Document Type

Article

Publication Date

7-10-2012

Abstract

Background: The effect of anthropogenic noise on terrestrial wildlife is a relatively new area of study with broad ranging management implications. Noise has been identified as a disturbance that has the potential to induce behavioral responses in animals similar to those associated with predation risk. This study investigated potential impacts of a variety of human activities and their associated noise on the behavior of elk (Cervus elaphus) and pronghorn (Antilocapra americana) along a transportation corridor in Grand Teton National Park.

Methodology/Principal Findings: We conducted roadside scan surveys and focal observations of ungulate behavior while concurrently recording human activity and anthropogenic noise. Although we expected ungulates to be more responsive with greater human activity and noise, as predicted by the risk disturbance hypothesis, they were actually less responsive (less likely to perform vigilant, flight, traveling and defensive behaviors) with increasing levels of vehicle traffic, the human activity most closely associated with noise. Noise levels themselves had relatively little effect on ungulate behavior, although there was a weak negative relationship between noise and responsiveness in our scan samples. In contrast, ungulates did increase their responsiveness with other forms of anthropogenic disturbance; they reacted to the presence of pedestrians (in our scan samples) and to passing motorcycles (in our focal observations).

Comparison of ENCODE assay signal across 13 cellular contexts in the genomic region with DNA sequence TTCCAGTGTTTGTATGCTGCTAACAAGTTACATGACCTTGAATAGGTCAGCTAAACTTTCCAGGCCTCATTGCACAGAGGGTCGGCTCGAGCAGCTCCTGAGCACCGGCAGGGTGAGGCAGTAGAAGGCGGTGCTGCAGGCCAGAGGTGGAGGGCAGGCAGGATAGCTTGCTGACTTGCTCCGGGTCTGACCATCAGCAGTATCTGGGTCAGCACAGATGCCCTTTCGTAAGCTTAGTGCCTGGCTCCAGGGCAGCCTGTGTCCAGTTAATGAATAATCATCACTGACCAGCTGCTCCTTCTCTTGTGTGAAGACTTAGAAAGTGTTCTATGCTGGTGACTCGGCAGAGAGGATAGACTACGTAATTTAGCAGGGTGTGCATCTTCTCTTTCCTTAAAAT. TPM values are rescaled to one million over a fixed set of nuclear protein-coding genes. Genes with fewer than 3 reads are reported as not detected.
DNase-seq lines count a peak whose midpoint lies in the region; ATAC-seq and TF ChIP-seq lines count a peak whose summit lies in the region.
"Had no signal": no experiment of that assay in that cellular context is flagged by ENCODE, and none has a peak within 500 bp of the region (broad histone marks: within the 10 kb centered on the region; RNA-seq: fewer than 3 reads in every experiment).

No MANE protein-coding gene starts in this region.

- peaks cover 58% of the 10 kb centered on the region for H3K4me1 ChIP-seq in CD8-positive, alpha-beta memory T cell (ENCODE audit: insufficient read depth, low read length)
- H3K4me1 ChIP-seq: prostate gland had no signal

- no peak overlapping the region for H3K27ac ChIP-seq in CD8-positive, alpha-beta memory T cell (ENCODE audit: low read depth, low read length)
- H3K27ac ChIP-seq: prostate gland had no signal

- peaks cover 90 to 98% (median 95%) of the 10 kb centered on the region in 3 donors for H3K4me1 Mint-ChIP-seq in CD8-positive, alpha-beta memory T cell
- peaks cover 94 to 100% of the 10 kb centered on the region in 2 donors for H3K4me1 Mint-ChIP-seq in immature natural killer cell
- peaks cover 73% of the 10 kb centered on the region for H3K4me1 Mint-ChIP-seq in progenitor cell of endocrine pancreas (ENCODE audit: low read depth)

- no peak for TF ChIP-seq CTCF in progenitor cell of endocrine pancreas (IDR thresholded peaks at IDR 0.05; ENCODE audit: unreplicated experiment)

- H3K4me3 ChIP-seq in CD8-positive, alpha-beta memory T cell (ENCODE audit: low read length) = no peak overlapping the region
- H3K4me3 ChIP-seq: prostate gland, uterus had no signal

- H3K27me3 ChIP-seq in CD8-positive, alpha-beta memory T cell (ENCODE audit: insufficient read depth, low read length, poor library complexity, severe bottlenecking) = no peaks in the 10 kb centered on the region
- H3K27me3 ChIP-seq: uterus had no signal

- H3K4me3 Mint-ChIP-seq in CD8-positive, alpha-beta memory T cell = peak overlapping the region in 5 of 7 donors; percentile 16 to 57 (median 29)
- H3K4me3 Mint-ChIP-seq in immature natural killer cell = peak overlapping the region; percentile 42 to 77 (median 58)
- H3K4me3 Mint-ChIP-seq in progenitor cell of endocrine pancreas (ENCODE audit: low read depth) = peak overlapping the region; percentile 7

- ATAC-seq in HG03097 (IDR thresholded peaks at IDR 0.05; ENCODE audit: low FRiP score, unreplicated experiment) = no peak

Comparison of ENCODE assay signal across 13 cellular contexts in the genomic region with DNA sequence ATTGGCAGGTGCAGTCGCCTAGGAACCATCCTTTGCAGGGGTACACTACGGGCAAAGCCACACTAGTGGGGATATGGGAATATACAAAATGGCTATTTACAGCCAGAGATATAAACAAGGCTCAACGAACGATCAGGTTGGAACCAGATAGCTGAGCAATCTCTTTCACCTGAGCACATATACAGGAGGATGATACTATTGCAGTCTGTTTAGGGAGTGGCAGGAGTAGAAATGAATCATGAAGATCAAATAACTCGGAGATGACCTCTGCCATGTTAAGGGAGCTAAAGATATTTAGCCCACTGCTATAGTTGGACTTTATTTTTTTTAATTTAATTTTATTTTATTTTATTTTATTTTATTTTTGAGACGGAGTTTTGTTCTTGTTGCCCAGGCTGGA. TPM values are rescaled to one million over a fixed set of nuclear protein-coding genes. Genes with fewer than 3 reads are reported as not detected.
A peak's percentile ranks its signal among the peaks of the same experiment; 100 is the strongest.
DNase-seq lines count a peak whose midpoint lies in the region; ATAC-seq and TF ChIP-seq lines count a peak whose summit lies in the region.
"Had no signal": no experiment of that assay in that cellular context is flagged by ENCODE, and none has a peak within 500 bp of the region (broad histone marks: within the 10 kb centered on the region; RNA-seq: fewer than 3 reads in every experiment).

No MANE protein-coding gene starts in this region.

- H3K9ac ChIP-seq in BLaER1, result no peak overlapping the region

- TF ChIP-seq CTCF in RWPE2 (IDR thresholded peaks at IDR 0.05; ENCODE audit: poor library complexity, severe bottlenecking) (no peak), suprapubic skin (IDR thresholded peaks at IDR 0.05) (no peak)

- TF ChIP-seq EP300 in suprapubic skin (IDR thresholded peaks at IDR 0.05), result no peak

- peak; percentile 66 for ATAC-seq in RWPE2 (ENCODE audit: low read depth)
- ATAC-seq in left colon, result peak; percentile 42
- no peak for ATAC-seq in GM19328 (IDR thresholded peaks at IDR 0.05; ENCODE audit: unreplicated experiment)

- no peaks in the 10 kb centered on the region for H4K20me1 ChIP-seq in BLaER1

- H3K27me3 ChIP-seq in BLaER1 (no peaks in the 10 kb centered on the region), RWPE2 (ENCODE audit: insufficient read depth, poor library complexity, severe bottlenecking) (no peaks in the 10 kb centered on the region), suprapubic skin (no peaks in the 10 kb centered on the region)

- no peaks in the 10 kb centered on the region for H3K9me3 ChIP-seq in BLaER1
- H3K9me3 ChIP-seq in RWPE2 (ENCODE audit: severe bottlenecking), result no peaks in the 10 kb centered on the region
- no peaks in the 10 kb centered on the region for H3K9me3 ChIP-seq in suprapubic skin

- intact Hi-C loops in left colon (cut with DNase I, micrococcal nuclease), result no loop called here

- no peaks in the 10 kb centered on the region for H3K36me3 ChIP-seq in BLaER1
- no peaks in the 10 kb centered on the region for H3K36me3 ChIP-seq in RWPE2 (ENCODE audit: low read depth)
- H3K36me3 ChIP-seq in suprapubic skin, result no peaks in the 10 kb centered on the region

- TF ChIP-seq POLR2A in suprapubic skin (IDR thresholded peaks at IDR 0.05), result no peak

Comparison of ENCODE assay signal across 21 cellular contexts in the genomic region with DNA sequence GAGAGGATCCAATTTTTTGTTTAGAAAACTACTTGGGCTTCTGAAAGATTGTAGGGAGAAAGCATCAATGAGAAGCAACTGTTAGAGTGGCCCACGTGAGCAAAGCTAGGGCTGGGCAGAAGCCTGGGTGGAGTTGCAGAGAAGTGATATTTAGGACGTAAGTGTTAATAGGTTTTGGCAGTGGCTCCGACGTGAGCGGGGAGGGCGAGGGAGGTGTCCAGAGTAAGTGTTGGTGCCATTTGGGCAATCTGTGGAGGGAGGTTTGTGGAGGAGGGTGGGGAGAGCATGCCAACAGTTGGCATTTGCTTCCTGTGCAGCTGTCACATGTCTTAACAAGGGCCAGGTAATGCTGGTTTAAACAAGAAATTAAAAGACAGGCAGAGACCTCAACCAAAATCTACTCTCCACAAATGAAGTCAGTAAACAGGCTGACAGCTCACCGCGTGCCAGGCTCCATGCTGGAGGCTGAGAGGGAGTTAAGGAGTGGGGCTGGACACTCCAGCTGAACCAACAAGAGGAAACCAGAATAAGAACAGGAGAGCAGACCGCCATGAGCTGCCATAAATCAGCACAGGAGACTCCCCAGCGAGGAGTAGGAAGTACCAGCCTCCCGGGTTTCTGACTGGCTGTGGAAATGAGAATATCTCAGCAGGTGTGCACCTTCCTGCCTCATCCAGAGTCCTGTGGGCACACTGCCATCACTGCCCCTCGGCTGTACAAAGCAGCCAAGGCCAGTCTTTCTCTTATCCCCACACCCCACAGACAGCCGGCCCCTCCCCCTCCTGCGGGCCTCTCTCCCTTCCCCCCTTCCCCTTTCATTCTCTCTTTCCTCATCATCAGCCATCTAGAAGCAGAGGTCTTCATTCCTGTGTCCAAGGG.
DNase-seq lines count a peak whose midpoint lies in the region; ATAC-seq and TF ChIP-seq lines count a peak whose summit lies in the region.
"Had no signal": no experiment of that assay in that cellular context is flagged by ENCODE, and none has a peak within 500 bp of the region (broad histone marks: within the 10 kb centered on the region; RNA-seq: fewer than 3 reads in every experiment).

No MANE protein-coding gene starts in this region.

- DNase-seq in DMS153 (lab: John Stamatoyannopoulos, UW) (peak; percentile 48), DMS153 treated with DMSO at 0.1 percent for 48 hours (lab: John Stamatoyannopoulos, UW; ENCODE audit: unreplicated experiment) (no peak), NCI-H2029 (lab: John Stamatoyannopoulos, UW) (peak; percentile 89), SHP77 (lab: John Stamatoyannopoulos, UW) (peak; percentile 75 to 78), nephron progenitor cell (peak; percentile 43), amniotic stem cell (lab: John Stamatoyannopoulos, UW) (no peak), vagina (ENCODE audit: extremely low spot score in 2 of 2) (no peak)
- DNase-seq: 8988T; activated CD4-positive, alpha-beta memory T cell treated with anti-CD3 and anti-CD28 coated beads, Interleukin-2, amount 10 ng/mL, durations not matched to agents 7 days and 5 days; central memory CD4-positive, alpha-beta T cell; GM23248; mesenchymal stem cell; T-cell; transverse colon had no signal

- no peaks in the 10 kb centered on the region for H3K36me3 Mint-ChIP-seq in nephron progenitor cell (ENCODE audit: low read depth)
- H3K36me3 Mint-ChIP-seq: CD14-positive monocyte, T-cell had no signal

Conclusions: These findings suggest that ungulates did not consistently associate noise and human activity with an increase in predation risk or that they could not afford to maintain responsiveness to the most frequent human stimuli. Although reduced responsiveness to certain disturbances may allow for greater investment in fitness-enhancing activities, it may also decrease detections of predators and other environmental cues and increase conflict with humans.

Comments

This document was originally published by PLOS (Public Library of Science) in PLoS ONE. This work is provided under a Creative Commons Attribution 3.0 license. Details regarding the use of this work can be found at: http://creativecommons.org/licenses/by/3.0/. DOI:10.1371/journal.pone.0040505

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